By all rights, Rather, who turns 81 this year, should be enjoying a few victory laps at the close of a remarkable career. And he would be, except for one report that he will never forget, because no one will ever let him: the botched 60 Minutes segment in 2004 on George W. Bush’s Texas Air National Guard service. The report, which lasted fifteen minutes, forever damaged Rather’s reputation and ended his network TV career after forty years. Its claims were potentially explosive—that Bush had received preferential treatment to enter the National Guard in 1968 in order to avoid the Vietnam draft and that he had then shirked his duty without repercussion. As evidence, Rather produced six documents that described the alleged political pressure Bush’s commanding officer was under to “sugarcoat” possibly embarrassing moments in Bush’s record, specifically his failure to show up for a flight physical and his loss of flight status. In a presidential campaign that had become a referendum on who had the credibility to take control of the quagmire in Iraq, Rather’s report could have seriously damaged Bush’s reelection effort. But he went at the king—and he missed.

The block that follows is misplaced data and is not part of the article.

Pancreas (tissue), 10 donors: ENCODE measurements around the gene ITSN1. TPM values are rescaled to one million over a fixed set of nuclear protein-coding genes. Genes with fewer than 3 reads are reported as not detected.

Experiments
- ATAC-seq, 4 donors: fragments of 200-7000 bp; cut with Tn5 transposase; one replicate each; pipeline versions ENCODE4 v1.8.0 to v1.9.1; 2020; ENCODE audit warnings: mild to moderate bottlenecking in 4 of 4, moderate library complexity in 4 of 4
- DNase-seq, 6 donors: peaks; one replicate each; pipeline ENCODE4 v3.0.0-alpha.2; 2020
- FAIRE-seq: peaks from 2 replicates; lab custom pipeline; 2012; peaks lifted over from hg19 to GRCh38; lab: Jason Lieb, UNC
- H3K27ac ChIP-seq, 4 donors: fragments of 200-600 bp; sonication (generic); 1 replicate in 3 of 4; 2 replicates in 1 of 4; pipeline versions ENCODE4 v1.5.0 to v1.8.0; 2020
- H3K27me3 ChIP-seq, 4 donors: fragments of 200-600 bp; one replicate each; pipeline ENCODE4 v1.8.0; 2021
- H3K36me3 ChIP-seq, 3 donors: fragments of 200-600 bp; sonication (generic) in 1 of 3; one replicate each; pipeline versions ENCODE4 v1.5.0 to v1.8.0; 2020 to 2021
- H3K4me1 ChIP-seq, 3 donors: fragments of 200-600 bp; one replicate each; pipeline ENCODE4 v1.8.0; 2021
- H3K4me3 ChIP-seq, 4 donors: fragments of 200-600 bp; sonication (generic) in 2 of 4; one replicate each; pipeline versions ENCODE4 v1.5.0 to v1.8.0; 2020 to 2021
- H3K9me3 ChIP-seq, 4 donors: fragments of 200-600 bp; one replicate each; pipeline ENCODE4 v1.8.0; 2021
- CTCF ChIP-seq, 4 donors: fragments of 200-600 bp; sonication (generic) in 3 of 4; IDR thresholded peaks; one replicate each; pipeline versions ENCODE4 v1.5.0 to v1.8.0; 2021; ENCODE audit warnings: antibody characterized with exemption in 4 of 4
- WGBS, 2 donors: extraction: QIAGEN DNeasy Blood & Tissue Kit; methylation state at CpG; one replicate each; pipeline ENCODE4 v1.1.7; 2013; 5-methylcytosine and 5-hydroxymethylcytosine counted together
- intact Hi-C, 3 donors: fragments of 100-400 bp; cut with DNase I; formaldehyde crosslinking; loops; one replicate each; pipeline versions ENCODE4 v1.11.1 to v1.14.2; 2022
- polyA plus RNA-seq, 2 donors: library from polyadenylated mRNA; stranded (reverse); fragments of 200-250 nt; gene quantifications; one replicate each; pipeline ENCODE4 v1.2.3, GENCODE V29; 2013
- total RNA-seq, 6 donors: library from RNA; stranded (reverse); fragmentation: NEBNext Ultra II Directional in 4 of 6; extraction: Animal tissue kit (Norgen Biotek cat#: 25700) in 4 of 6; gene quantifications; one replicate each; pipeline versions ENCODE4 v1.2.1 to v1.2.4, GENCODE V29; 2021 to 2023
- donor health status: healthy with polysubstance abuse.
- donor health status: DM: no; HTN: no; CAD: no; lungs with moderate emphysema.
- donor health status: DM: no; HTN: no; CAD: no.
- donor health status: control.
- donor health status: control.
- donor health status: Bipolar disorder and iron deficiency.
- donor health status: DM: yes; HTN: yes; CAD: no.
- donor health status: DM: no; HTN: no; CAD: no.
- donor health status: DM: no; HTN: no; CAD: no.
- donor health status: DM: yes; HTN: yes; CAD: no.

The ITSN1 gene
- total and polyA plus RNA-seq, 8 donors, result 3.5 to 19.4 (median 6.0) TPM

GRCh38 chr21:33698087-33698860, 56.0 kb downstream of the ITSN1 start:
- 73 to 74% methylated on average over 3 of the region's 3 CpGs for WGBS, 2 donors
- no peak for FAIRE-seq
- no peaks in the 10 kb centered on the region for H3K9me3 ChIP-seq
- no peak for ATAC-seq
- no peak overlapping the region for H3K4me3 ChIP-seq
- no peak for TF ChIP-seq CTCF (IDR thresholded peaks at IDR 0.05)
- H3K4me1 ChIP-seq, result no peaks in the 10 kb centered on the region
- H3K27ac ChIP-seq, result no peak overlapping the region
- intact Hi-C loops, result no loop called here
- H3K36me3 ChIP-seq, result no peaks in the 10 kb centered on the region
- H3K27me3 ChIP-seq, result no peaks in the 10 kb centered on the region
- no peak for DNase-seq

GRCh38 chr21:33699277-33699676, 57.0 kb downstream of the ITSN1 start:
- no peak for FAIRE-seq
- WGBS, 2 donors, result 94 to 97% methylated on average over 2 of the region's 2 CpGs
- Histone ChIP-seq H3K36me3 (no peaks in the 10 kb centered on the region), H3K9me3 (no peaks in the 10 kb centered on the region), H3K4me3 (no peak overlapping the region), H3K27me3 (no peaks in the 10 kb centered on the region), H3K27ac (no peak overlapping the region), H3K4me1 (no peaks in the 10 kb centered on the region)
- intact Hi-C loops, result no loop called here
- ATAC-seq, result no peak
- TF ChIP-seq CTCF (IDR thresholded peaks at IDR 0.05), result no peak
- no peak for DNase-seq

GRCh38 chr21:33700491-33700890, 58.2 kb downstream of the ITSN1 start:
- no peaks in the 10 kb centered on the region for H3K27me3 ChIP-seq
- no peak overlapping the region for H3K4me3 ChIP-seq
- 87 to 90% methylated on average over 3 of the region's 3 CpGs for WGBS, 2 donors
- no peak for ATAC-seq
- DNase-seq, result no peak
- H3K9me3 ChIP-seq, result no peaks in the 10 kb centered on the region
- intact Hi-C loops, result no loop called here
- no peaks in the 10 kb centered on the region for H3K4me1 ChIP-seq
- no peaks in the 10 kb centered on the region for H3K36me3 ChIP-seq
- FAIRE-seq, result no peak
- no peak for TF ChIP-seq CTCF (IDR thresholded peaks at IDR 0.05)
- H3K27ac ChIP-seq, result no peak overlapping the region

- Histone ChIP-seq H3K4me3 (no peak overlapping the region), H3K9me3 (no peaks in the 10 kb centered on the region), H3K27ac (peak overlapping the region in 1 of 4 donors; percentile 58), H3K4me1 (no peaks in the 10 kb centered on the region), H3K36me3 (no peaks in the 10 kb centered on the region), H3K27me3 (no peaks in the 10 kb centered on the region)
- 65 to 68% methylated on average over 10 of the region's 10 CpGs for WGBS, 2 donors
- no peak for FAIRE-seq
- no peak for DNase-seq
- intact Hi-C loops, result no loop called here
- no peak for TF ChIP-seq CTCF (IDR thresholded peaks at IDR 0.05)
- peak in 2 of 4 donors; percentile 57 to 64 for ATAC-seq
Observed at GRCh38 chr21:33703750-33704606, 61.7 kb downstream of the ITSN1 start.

Almost as soon as the broadcast aired, a swarm of right-wing blogs assailed Rather’s documents, claiming their typeface and spacing was inconsistent with any known typewriter of the early seventies. Within days CBS was reeling as Bush allies accused Rather and his longtime producer, Mary Mapes, of using forgeries to tip a presidential election in favor of the Democrats. Twelve days after the story aired, CBS backed down, forced Rather to apologize, and established a special panel to investigate what went wrong. Forty-three days later, Bush was reelected, beating Senator John Kerry by a two-point margin in the pivotal swing state of Ohio. By the time Mapes and three other producers were ousted by CBS, the Bush National Guard story was dead and buried, with Rather’s reputation as the tombstone.